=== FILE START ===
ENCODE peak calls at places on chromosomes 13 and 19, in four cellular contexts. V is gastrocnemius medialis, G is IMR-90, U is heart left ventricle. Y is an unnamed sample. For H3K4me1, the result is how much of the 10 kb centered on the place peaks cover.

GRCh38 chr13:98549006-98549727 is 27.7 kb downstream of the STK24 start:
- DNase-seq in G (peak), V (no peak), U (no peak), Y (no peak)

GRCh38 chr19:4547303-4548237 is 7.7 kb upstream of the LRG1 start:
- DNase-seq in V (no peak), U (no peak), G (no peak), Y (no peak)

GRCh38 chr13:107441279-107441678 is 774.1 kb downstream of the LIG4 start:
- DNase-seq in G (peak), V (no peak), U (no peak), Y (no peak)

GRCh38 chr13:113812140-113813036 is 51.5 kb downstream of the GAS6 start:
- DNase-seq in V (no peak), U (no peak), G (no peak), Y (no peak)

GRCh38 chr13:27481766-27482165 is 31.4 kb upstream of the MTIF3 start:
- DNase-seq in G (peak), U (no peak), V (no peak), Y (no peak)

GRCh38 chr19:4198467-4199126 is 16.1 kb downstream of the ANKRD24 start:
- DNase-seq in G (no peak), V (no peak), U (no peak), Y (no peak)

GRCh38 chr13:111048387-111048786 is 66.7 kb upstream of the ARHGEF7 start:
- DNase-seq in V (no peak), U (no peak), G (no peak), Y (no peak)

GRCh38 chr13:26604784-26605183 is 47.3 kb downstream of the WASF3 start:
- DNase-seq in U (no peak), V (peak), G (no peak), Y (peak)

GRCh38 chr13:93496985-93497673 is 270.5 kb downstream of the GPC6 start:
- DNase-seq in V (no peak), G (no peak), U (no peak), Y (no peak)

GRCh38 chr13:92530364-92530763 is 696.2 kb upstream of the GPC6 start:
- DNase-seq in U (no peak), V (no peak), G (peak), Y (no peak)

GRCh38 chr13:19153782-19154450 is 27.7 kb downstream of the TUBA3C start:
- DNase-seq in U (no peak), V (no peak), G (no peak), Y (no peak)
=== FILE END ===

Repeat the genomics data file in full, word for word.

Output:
ENCODE peak calls at places on chromosomes 13 and 19, in four cellular contexts. V is gastrocnemius medialis, G is IMR-90, U is heart left ventricle. Y is an unnamed sample. For H3K4me1, the result is how much of the 10 kb centered on the place peaks cover.

GRCh38 chr13:98549006-98549727 is 27.7 kb downstream of the STK24 start:
- DNase-seq in G (peak), V (no peak), U (no peak), Y (no peak)

GRCh38 chr19:4547303-4548237 is 7.7 kb upstream of the LRG1 start:
- DNase-seq in V (no peak), U (no peak), G (no peak), Y (no peak)

GRCh38 chr13:107441279-107441678 is 774.1 kb downstream of the LIG4 start:
- DNase-seq in G (peak), V (no peak), U (no peak), Y (no peak)

GRCh38 chr13:113812140-113813036 is 51.5 kb downstream of the GAS6 start:
- DNase-seq in V (no peak), U (no peak), G (no peak), Y (no peak)

GRCh38 chr13:27481766-27482165 is 31.4 kb upstream of the MTIF3 start:
- DNase-seq in G (peak), U (no peak), V (no peak), Y (no peak)

GRCh38 chr19:4198467-4199126 is 16.1 kb downstream of the ANKRD24 start:
- DNase-seq in G (no peak), V (no peak), U (no peak), Y (no peak)

GRCh38 chr13:111048387-111048786 is 66.7 kb upstream of the ARHGEF7 start:
- DNase-seq in V (no peak), U (no peak), G (no peak), Y (no peak)

GRCh38 chr13:26604784-26605183 is 47.3 kb downstream of the WASF3 start:
- DNase-seq in U (no peak), V (peak), G (no peak), Y (peak)

GRCh38 chr13:93496985-93497673 is 270.5 kb downstream of the GPC6 start:
- DNase-seq in V (no peak), G (no peak), U (no peak), Y (no peak)

GRCh38 chr13:92530364-92530763 is 696.2 kb upstream of the GPC6 start:
- DNase-seq in U (no peak), V (no peak), G (peak), Y (no peak)

GRCh38 chr13:19153782-19154450 is 27.7 kb downstream of the TUBA3C start:
- DNase-seq in U (no peak), V (no peak), G (no peak), Y (no peak)